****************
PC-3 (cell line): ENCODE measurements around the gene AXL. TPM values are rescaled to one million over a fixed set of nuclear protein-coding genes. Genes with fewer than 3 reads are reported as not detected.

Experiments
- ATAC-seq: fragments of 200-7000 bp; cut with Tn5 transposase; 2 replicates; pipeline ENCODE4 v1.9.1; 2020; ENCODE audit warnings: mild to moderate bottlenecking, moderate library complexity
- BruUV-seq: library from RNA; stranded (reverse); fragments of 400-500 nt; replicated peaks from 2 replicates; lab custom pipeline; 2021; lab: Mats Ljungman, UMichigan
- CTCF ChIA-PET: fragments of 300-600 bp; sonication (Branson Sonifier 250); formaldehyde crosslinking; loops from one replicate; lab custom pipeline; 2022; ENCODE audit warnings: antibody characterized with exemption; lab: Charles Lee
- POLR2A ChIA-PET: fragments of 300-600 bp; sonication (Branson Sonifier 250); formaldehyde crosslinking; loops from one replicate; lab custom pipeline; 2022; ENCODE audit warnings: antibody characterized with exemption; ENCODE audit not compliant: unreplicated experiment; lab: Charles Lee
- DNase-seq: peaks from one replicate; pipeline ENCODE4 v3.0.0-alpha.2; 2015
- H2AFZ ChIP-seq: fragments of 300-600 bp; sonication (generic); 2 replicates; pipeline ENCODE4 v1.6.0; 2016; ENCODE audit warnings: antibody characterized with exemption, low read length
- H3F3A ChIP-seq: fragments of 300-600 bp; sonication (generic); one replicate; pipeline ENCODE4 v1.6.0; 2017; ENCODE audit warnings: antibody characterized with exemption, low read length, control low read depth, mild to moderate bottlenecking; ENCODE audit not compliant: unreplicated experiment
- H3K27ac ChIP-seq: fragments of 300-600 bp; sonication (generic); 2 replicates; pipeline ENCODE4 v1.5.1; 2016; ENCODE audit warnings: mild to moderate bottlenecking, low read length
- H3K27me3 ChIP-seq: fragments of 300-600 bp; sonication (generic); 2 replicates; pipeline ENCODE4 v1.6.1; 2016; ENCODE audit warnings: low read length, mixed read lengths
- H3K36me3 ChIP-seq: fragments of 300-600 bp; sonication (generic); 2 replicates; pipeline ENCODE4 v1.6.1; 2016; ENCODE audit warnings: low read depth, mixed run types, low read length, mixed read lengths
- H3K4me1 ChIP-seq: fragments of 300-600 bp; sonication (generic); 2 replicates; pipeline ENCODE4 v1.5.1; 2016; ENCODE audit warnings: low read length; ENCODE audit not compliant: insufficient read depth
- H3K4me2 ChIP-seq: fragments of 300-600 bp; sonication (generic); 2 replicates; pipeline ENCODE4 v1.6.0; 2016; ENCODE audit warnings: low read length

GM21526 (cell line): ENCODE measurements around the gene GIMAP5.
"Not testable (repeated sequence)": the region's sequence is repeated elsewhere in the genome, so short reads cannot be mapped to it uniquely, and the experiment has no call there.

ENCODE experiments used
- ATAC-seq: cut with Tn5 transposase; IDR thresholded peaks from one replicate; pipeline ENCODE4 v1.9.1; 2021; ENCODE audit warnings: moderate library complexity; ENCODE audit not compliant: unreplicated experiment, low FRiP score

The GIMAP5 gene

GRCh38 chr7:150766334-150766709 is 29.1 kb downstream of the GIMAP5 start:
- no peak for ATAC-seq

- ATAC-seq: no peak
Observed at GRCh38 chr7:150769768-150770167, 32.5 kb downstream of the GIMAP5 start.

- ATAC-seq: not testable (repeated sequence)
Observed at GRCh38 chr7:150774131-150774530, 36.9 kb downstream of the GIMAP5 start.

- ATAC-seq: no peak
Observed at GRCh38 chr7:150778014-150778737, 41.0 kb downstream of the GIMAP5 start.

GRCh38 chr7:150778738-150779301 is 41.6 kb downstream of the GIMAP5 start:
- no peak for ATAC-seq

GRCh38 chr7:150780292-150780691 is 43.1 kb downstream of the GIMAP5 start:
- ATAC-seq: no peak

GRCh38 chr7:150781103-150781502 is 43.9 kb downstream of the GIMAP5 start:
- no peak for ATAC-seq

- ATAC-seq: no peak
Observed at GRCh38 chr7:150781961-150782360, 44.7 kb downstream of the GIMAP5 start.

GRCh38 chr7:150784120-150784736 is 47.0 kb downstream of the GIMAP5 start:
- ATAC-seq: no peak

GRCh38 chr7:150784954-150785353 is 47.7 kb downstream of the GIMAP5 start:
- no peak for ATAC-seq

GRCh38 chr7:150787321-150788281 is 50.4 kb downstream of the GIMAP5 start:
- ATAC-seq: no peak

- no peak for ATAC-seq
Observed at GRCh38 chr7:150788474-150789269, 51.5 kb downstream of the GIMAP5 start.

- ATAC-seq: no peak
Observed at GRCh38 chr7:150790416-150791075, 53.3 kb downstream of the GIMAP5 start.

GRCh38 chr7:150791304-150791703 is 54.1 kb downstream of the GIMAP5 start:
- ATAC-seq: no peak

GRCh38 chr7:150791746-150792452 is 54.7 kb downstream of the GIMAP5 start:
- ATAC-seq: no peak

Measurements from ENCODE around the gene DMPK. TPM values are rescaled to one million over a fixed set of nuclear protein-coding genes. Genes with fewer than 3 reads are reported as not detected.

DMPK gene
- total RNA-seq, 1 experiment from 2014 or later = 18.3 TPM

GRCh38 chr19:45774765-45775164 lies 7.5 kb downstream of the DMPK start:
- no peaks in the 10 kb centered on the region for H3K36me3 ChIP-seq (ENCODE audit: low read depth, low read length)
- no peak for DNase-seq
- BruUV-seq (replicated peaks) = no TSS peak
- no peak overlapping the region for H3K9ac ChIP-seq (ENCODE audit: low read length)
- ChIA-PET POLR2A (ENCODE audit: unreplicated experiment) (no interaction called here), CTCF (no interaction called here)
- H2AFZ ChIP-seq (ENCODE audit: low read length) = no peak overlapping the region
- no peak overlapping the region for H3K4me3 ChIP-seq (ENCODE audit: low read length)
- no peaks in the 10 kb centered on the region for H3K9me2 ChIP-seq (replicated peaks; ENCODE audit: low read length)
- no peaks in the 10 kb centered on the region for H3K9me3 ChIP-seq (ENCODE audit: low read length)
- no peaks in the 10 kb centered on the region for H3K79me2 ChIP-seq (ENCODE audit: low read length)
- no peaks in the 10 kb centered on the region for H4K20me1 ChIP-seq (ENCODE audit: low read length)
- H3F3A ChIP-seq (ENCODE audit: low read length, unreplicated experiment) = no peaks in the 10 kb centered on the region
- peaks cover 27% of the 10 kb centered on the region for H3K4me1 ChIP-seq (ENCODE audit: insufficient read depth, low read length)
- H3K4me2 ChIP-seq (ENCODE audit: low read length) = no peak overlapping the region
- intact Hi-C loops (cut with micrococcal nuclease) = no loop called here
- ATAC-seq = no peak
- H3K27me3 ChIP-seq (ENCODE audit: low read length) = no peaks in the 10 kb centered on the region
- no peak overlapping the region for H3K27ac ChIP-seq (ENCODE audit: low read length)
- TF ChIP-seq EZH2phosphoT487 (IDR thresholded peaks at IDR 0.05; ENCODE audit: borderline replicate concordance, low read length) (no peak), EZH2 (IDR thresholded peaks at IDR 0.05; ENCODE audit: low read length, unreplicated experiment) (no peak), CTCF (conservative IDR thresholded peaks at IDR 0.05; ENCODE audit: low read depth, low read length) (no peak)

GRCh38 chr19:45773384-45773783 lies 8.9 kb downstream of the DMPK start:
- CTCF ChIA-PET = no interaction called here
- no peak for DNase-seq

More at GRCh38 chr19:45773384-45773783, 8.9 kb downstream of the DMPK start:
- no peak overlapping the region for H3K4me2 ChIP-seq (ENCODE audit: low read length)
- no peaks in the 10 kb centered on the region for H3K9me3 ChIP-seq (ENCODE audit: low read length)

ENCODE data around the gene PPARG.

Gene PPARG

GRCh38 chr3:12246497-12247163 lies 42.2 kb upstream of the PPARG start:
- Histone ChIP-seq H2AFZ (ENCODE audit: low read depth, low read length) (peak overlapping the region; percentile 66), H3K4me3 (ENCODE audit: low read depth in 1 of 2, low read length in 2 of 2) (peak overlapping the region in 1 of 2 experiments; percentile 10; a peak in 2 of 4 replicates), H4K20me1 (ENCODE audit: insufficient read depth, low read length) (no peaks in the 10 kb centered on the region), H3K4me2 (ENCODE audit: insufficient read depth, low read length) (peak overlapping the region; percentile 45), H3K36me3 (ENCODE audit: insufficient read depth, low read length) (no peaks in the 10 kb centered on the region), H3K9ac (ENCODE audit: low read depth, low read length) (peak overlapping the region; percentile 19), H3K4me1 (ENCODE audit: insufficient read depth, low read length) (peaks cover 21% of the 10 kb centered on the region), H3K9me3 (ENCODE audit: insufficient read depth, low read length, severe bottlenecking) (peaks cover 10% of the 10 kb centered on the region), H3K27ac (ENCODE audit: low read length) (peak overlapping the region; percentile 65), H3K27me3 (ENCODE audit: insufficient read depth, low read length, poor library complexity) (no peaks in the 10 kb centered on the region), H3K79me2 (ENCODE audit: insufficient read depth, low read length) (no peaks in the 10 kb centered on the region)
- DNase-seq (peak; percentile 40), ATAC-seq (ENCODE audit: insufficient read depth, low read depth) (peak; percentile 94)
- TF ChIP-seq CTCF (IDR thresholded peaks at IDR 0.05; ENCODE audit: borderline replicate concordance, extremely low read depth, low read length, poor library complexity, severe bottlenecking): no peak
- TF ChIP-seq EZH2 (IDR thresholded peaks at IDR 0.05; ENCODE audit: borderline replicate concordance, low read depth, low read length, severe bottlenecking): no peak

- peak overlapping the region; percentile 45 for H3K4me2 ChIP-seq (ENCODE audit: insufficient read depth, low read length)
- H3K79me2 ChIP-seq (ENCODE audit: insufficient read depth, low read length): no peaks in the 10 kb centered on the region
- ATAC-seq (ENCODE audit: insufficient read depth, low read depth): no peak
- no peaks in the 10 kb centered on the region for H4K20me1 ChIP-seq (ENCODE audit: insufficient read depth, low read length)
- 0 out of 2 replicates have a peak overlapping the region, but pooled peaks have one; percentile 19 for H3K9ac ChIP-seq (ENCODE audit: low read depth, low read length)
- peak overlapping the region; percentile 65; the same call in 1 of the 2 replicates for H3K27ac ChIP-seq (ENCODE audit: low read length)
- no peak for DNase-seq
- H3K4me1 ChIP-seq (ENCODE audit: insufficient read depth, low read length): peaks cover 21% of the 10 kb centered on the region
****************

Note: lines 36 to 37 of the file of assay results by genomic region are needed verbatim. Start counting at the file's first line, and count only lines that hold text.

GRCh38 chr7:150784120-150784736 is 47.0 kb downstream of the GIMAP5 start:
- ATAC-seq: no peak